If you were waiting for someone to give you permission to fail, this is it.
If you were waiting for someone to tell you it’s okay to suck, this is it.
If you were waiting for someone to promise that they’ll cheer you on regardless, this is it.
This isn’t a talent show.
An open mic night is an opportunity to stand up and take a risk—to share your art, your voice, your heart out loud.
If you were waiting for someone to give you permission to screw up, to be terrible, to fail—that’s happening right now.
So please, take the risk. Be bold.
I’ll be there cheering you on.
“It’s time to be bold, stand up, and share your art out loud.”
Thus read the event description for the open mic night I just organized. Out Loud (En Voz Alta) was (and hopefully will continue to be) an opportunity for artists, performers, and secret creatives to take risks and share their art—out loud.
Here’s the thing—if I’m going to tell anyone else to be bold, I’d better start with myself.
That’s why I recently made my first Facebook Live video. That’s why I’m beginning to share my songs with a wider audience than the monkeys outside my house (they think I’m pretty alright). That’s why I performed first at my open mic night.
I hoped to set a tone for the evening. To make a point by singing…
I didn’t sing much the first 20-odd years of my life, because someone once told me I couldn’t, or shouldn’t. That’s such a loss. We all carry around these incredible instruments all the time—we might as well use them, enjoy them. Who cares if they’re harsh, or ugly, or off-key?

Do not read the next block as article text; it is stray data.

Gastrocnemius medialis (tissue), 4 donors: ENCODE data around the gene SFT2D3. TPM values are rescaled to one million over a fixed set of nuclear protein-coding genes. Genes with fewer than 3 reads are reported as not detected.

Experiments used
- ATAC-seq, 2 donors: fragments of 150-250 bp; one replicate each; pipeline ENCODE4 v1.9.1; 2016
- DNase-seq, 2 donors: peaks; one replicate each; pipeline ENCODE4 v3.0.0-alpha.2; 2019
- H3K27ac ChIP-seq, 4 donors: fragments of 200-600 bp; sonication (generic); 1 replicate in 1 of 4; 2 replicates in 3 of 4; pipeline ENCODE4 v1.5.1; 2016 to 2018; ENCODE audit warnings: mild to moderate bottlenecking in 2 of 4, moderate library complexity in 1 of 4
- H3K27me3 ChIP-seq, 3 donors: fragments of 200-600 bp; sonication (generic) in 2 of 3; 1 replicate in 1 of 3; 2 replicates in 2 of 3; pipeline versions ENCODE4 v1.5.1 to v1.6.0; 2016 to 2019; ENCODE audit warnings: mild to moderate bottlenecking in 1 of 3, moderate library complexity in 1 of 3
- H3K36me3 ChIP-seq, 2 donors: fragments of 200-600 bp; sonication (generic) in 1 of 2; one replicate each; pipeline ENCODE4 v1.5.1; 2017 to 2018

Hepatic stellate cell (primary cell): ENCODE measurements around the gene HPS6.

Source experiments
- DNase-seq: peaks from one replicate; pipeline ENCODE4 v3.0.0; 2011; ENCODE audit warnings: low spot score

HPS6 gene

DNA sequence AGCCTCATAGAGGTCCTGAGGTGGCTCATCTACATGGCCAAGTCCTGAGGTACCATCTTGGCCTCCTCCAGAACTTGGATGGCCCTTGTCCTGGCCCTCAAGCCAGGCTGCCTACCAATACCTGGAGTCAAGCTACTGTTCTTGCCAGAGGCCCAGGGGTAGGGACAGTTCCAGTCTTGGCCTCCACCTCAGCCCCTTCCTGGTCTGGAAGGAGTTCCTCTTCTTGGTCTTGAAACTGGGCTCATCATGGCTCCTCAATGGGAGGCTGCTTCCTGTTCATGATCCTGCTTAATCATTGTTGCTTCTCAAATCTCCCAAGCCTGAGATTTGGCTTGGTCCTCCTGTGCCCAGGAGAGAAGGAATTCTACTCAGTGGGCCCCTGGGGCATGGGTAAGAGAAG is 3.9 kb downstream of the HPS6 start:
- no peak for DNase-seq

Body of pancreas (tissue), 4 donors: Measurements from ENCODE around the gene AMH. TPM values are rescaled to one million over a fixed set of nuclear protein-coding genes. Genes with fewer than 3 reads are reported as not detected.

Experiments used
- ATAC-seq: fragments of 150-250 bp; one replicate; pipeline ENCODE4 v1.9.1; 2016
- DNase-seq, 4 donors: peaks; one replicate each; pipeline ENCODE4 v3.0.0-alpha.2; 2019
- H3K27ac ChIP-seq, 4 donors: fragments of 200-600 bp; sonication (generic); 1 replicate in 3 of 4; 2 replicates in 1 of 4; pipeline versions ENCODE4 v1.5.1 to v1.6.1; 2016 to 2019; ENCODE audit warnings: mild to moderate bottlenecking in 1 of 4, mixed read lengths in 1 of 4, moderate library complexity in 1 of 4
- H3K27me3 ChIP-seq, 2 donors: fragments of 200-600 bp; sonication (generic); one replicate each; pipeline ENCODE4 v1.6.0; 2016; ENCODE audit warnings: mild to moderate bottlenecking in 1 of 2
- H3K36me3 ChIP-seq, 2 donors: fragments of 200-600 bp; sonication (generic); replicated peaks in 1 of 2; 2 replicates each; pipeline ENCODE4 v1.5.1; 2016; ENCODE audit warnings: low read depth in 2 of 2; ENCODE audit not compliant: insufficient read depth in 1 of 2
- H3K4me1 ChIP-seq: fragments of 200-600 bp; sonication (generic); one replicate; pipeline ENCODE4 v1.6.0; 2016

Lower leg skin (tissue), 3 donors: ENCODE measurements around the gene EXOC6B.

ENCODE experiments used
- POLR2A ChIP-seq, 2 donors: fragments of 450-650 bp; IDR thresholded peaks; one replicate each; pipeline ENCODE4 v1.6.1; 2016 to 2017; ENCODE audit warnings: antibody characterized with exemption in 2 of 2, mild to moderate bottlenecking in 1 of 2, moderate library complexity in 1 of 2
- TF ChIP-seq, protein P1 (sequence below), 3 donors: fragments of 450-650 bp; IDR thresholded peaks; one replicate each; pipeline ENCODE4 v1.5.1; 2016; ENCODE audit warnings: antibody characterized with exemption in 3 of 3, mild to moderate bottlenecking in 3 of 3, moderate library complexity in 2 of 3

Then, in April of this year, I started to write songs.
Are they good songs? That’s not really the point.
I’m not trying to be famous. I’m trying to do something true.
And if someone reads this—or sees me sing/perform/publish—and decides to take their own risk, then it will be doubly worth it.
It’s easy to share the things we believe we’re good at. Harder to share when others (or our own brains) have told us we’re utter failures.
But the world doesn’t need more people who hide. It needs more artists. It needs not fearlessness, but boldness. It needs more people who will stand up and say:
“This is me. I don’t care if you like it. I don’t care if my hands shake. I have a voice, so I am going to use it. Because I am human.”
That’s why I’m here—organizing open mic nights, sharing my music with the big, scary internet, breaking through my personal frontiers. Not because I’ve overcome those deeply rooted insecurities, but because I’ve decided that this is more important.
I believe art is meant to be shared. I do not believe life is always a talent show.
And it’s not enough for me to be bold; I want you to be bold too.
Fear isn’t a reason not to do something.
I believe that we are all artists, and we’d be better off if more of us started to say so. We’re human. We create our world every single day. If that’s not art, I don’t know what is.
We have these amazing instruments—our voices, our hands, our bodies—that can sing, speak, write, play, and dance.
Shouldn’t we use them?
Author: Toby Israel
Image: Author’s own, courtesy of Halley McClure
Editor: Yoli Ramazzina
Copy editor: Travis May
Social editor: Waylon Lewis